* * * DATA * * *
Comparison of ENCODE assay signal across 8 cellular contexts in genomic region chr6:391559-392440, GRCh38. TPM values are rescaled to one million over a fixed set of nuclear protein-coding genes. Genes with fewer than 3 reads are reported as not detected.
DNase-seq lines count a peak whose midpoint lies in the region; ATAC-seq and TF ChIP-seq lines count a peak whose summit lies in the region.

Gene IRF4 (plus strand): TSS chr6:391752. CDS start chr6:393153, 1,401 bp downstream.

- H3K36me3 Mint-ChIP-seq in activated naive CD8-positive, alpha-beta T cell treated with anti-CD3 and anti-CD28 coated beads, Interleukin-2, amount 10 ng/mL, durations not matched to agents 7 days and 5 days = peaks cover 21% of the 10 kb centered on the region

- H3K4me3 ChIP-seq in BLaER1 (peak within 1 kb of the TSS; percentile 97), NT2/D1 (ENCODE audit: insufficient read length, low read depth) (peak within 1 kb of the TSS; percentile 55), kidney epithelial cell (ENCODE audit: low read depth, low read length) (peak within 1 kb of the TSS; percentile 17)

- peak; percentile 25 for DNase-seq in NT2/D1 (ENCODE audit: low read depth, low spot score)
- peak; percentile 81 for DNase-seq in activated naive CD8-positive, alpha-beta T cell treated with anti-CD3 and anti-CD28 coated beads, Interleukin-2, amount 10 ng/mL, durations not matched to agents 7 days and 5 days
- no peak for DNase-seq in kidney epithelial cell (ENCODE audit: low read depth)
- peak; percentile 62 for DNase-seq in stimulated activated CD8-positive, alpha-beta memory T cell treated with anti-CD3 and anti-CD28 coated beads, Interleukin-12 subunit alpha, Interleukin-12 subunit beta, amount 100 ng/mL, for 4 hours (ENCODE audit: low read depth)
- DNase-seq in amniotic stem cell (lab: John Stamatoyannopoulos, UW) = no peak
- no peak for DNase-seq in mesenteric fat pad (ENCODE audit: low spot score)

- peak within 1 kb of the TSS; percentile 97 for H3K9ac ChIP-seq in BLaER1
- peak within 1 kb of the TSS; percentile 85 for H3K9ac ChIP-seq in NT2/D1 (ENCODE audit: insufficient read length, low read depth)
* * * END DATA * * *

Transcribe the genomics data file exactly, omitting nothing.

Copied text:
Comparison of ENCODE assay signal across 8 cellular contexts in genomic region chr6:391559-392440, GRCh38. TPM values are rescaled to one million over a fixed set of nuclear protein-coding genes. Genes with fewer than 3 reads are reported as not detected.
DNase-seq lines count a peak whose midpoint lies in the region; ATAC-seq and TF ChIP-seq lines count a peak whose summit lies in the region.

Gene IRF4 (plus strand): TSS chr6:391752. CDS start chr6:393153, 1,401 bp downstream.

- H3K36me3 Mint-ChIP-seq in activated naive CD8-positive, alpha-beta T cell treated with anti-CD3 and anti-CD28 coated beads, Interleukin-2, amount 10 ng/mL, durations not matched to agents 7 days and 5 days = peaks cover 21% of the 10 kb centered on the region

- H3K4me3 ChIP-seq in BLaER1 (peak within 1 kb of the TSS; percentile 97), NT2/D1 (ENCODE audit: insufficient read length, low read depth) (peak within 1 kb of the TSS; percentile 55), kidney epithelial cell (ENCODE audit: low read depth, low read length) (peak within 1 kb of the TSS; percentile 17)

- peak; percentile 25 for DNase-seq in NT2/D1 (ENCODE audit: low read depth, low spot score)
- peak; percentile 81 for DNase-seq in activated naive CD8-positive, alpha-beta T cell treated with anti-CD3 and anti-CD28 coated beads, Interleukin-2, amount 10 ng/mL, durations not matched to agents 7 days and 5 days
- no peak for DNase-seq in kidney epithelial cell (ENCODE audit: low read depth)
- peak; percentile 62 for DNase-seq in stimulated activated CD8-positive, alpha-beta memory T cell treated with anti-CD3 and anti-CD28 coated beads, Interleukin-12 subunit alpha, Interleukin-12 subunit beta, amount 100 ng/mL, for 4 hours (ENCODE audit: low read depth)
- DNase-seq in amniotic stem cell (lab: John Stamatoyannopoulos, UW) = no peak
- no peak for DNase-seq in mesenteric fat pad (ENCODE audit: low spot score)

- peak within 1 kb of the TSS; percentile 97 for H3K9ac ChIP-seq in BLaER1
- peak within 1 kb of the TSS; percentile 85 for H3K9ac ChIP-seq in NT2/D1 (ENCODE audit: insufficient read length, low read depth)